In opposition, the credit unions argued that the Pennsylvania Supreme Court recently recognized a common law duty to exercise reasonable care to protect against a foreseeable risk of harm, which includes the possibility cyber theft.  See Dittman v. UPMC, 196 A.3d 1036 (Pa. 2018).  In Dittman, a case involving a data breach, the court held that the University of Pittsburgh Medical Center had a duty to use reasonable care in collecting and storing its employees’ personal and financial data.  The parties disagreed over whether Dittman should be limited to an employer-employee relationship.

The court’s decision remains forthcoming.  Regardless of the outcome, In Re: Wawa will be a case to monitor.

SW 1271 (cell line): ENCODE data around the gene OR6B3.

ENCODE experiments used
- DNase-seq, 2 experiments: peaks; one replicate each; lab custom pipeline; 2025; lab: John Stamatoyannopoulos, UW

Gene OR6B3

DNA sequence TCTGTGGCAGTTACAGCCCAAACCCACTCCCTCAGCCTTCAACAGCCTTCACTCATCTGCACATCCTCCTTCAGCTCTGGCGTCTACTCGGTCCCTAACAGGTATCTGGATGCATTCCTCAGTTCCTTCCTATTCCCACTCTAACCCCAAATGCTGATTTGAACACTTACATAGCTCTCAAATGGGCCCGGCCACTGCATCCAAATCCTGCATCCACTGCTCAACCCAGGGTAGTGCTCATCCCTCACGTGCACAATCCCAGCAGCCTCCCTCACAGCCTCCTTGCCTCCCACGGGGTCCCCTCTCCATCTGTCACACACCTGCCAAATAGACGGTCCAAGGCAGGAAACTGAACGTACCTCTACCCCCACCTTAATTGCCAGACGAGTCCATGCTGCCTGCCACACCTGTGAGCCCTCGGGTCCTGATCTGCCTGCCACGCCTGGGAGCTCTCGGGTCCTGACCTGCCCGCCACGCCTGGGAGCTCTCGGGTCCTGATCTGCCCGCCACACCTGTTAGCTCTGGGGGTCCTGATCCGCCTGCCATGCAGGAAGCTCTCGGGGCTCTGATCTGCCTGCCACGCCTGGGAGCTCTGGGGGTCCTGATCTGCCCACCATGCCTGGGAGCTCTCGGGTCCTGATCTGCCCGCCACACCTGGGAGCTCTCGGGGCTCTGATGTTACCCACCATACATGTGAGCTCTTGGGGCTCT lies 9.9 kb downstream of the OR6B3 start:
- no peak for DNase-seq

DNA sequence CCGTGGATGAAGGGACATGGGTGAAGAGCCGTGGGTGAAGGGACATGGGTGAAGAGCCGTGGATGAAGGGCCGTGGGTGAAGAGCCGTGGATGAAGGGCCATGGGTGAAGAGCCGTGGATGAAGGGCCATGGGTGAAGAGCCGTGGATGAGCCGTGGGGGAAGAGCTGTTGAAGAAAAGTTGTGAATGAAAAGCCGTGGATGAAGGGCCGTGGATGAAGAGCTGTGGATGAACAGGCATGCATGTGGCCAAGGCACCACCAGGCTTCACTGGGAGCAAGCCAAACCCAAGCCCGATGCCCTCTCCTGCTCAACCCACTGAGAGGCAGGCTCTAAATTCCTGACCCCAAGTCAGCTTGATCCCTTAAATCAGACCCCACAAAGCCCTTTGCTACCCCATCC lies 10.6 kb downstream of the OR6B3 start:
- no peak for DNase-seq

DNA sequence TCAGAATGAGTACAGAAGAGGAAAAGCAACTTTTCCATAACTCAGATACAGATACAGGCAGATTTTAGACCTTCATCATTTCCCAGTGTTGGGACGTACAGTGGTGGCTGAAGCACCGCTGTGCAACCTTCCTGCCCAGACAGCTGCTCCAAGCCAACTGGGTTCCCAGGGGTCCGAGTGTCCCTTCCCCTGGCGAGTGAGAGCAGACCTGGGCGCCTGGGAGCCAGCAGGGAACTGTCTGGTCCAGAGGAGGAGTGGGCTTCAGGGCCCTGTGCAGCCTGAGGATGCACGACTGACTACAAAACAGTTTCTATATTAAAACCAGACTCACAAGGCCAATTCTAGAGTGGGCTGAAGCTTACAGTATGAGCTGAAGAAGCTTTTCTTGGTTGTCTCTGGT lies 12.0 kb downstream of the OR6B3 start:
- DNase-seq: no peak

© Copyright 2021 Squire Patton Boggs (US) LLPNational Law Review, Volume X, Number 323
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About this Author

Aaron Garavaglia Insurance Litigation Attorney Squire Patton Boggs Washington DC
Associate

Aaron Garavaglia focuses his practice on litigation, including insurance-related matters. As a litigator, he has worked with and addressed employment practices liability insurance policies, mass tort claims, insolvent insurers, captives and complex commercial litigation matters.

While in law school, Aaron interned at the US Department of Justice, US House of Representatives and US Court of Appeals for the Federal Circuit. Additionally, he was Senior Federal Circuit Editor for the American University Law Review.

Prior to law school, Aaron was a paralegal for an...